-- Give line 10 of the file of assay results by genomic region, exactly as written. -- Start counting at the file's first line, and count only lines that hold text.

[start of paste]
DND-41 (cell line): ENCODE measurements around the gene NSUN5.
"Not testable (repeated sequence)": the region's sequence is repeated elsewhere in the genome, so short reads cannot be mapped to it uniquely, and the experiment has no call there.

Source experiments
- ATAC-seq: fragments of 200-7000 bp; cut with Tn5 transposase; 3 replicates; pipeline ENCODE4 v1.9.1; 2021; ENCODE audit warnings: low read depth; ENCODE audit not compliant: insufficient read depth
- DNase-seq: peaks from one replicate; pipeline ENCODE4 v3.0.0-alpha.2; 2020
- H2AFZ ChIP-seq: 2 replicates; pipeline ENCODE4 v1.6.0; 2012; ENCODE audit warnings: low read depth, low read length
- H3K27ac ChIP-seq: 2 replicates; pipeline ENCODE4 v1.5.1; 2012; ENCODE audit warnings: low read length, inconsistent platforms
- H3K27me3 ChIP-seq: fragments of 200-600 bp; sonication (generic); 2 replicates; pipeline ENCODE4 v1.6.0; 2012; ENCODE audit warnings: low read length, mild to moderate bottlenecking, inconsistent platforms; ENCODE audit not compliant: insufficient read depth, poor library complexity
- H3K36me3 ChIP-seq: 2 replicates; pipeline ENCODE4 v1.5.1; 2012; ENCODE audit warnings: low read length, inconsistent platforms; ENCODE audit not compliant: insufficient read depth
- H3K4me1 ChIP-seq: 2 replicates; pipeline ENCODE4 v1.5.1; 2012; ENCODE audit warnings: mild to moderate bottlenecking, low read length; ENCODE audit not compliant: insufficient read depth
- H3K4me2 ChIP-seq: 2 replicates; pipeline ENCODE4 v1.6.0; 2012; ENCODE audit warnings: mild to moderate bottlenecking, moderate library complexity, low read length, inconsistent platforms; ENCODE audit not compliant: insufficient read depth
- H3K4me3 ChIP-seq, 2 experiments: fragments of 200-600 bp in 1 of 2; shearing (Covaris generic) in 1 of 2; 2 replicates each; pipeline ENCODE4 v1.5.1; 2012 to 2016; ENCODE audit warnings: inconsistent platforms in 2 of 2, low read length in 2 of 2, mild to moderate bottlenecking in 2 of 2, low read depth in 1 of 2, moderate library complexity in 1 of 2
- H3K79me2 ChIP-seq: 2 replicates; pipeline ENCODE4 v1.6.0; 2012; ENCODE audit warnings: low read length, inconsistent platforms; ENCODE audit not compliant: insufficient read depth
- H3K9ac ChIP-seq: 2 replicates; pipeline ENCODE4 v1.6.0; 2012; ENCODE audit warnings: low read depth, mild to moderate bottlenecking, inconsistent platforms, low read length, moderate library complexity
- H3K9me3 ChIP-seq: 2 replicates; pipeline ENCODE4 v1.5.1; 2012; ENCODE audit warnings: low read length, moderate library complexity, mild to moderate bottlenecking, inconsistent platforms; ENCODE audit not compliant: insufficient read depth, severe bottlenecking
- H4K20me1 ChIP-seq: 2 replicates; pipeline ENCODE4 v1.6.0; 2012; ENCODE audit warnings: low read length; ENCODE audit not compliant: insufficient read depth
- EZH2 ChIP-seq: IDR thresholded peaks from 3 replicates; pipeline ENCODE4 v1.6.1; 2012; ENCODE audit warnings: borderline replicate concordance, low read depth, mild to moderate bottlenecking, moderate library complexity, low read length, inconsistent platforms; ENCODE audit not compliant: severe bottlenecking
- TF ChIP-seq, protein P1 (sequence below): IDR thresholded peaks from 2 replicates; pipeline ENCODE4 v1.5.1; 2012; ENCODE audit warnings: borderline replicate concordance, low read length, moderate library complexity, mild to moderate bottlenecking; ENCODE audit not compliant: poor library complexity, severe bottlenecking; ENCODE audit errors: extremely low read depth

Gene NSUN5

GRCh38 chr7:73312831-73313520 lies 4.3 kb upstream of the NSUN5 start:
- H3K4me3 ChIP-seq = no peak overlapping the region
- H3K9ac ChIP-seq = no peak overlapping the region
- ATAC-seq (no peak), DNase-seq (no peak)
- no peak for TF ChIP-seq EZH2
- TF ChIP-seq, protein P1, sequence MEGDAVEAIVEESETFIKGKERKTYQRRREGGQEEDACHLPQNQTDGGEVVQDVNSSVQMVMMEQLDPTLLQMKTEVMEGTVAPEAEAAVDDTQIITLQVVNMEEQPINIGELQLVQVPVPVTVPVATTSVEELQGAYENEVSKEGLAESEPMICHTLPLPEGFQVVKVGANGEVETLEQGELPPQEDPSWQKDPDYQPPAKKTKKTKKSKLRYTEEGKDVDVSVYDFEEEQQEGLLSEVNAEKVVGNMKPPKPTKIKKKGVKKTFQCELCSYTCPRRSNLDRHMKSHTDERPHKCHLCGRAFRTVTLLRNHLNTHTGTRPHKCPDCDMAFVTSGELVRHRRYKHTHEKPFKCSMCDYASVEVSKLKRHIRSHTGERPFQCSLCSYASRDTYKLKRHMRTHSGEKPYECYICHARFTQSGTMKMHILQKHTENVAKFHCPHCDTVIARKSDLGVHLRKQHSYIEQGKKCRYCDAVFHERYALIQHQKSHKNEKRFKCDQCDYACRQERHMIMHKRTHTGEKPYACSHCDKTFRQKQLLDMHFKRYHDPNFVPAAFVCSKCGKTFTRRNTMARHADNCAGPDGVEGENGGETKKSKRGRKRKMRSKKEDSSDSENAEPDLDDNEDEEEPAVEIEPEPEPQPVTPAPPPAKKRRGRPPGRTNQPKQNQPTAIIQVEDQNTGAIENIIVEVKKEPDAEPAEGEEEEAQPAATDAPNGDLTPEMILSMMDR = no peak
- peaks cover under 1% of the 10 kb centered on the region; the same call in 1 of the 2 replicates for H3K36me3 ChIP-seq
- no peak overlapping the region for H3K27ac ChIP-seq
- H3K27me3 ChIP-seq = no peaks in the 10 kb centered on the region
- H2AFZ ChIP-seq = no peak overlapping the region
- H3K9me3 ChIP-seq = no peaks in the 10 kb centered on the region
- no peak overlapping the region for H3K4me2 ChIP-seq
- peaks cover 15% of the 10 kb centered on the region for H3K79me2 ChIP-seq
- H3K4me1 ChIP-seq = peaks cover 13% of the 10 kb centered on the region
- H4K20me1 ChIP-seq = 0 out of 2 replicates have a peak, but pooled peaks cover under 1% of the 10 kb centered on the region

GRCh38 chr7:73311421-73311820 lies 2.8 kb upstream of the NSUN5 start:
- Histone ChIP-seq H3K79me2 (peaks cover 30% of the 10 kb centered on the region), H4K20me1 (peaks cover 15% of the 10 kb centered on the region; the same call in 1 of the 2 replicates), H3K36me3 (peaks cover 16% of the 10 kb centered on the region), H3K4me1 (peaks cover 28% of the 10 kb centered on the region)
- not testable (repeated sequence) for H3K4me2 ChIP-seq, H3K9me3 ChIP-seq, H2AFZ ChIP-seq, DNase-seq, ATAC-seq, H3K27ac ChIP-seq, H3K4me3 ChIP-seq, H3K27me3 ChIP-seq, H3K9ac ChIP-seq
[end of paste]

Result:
- H3K4me1 ChIP-seq: 2 replicates; pipeline ENCODE4 v1.5.1; 2012; ENCODE audit warnings: mild to moderate bottlenecking, low read length; ENCODE audit not compliant: insufficient read depth